Bob: Don’t we find that in the law a lot of times, and that was like what happened in the Ray Rice case, a terrible case, okay, we get it. But it revamped all the laws that we had that were there for the right reasons, and because of a singular case and the political correctness of it, again, once again, ties hands of prosecutors and judges on a case-by-case basis from exercising their discretion, and what I used to use this expression is, as prosecutors, I don’t like to be in a position where I’m hitting a fly with a sledgehammer. And I think that that’s kind of what went on with this “Dear Colleague” letter.

Andrew: I think that’s well-said. That’s well-said. The “Dear Colleague” letter has turned things around to such an extent that there are a whole new class of victims essentially, and these are young men who, all over the country, and we’ve done cases everywhere from California to Alaska to Texas to Florida to Maine, New York, New Jersey, and everywhere in between. Universities are dealing summarily with these charges, and you are considered guilty, or responsible, and you have to disprove that notion.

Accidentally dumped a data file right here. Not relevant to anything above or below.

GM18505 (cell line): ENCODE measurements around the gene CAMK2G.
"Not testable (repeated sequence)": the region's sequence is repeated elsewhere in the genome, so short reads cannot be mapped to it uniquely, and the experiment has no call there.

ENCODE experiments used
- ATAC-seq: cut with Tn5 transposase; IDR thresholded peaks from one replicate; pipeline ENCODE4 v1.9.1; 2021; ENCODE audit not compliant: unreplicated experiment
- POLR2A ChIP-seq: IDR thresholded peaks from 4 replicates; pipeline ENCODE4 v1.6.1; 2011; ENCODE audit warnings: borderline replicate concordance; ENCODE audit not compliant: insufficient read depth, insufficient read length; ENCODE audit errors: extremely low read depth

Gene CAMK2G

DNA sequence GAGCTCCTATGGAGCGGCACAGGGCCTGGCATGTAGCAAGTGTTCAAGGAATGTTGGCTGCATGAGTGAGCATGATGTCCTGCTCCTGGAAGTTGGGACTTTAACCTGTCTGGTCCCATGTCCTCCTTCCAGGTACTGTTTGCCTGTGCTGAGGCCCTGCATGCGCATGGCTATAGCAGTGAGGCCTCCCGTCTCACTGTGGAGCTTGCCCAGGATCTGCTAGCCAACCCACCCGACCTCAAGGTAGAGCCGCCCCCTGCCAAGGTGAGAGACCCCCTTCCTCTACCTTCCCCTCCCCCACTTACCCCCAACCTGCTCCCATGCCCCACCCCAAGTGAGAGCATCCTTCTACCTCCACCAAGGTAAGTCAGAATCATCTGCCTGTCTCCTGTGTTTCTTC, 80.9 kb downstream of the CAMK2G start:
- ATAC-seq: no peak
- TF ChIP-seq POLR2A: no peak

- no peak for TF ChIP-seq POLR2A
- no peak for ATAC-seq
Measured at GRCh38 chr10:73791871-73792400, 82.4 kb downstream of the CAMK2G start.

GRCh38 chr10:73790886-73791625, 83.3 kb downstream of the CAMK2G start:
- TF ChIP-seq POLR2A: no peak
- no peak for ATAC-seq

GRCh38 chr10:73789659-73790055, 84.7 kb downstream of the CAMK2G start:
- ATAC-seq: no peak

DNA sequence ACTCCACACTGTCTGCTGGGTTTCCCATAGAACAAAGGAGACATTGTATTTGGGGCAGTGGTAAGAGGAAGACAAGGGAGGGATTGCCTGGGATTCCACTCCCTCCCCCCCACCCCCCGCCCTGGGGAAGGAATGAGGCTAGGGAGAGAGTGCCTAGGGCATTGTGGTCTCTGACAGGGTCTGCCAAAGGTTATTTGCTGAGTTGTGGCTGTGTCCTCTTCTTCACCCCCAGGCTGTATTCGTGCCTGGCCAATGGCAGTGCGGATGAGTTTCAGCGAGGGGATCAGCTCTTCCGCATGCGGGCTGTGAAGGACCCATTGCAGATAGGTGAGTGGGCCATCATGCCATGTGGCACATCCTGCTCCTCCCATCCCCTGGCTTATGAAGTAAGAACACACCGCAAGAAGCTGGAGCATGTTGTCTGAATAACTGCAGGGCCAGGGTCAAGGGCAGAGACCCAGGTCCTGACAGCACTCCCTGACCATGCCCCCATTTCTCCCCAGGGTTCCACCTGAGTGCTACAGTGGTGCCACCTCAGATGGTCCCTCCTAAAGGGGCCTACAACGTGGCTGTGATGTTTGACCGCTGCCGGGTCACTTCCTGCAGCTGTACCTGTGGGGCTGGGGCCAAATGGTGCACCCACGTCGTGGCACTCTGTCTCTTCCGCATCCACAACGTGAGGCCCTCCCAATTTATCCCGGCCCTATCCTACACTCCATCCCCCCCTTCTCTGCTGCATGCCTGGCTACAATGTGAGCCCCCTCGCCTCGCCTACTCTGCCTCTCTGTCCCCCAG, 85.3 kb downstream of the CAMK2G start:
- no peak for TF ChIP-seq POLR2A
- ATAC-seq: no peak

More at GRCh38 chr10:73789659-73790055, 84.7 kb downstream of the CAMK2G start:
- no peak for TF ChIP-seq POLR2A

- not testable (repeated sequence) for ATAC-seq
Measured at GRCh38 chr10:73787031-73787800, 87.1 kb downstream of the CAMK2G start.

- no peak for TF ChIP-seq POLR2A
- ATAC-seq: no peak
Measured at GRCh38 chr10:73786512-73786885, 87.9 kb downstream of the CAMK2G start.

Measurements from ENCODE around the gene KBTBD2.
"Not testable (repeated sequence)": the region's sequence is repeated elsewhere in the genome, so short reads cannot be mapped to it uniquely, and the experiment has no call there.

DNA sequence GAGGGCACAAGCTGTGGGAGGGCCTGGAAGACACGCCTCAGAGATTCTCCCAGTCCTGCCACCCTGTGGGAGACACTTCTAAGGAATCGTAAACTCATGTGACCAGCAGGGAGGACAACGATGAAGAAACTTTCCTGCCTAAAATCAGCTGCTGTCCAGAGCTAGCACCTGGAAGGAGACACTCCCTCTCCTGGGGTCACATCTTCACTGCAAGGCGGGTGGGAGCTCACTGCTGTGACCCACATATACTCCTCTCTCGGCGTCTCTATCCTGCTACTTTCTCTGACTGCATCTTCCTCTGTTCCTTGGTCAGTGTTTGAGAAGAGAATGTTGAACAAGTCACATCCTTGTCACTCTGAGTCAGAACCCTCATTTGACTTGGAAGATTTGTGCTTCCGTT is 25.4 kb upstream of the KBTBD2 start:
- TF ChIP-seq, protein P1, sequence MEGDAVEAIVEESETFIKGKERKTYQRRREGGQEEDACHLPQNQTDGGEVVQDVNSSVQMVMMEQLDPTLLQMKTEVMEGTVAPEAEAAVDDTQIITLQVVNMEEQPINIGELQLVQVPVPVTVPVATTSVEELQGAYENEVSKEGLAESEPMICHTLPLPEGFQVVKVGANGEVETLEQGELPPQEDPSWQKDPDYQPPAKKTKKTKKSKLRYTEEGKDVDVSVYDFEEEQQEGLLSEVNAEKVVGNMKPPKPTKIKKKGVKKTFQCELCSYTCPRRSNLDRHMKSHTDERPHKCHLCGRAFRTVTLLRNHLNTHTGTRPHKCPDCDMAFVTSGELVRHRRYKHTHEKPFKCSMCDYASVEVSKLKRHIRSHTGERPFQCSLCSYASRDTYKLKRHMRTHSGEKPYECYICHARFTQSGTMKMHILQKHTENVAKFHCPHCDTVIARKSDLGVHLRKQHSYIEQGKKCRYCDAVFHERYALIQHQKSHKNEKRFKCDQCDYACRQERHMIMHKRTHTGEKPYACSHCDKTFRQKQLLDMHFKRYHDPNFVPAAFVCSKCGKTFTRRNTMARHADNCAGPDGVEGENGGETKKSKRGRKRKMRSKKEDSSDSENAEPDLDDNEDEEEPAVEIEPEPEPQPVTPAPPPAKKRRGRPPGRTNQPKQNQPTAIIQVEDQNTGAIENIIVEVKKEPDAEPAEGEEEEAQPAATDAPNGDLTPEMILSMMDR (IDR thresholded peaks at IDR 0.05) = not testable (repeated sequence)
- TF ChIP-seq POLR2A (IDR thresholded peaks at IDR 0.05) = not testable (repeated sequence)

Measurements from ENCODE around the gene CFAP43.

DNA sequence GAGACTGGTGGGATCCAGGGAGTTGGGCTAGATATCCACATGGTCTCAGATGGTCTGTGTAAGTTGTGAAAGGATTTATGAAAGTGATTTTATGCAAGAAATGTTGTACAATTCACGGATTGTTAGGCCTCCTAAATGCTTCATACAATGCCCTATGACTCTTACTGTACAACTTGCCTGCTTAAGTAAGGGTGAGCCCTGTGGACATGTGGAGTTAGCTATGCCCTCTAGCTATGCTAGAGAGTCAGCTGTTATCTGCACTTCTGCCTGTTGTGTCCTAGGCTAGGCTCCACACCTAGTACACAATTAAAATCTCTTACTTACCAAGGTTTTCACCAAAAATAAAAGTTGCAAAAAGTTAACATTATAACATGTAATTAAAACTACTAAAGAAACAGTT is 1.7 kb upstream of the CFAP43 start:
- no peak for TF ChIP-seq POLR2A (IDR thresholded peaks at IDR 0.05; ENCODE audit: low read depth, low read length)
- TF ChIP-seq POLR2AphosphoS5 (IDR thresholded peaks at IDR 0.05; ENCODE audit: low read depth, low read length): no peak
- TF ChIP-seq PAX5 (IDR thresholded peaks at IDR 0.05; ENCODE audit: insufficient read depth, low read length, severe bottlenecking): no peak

Bob: Now, I’ve read that you’ve been in over 30 states handling these kind of cases, so you handle them on an individual ad hoc basis, is that right?

Andrew: Correct.

Bob: Yeah, so what is a place where you saw best practices, the way it was done correctly, if at all?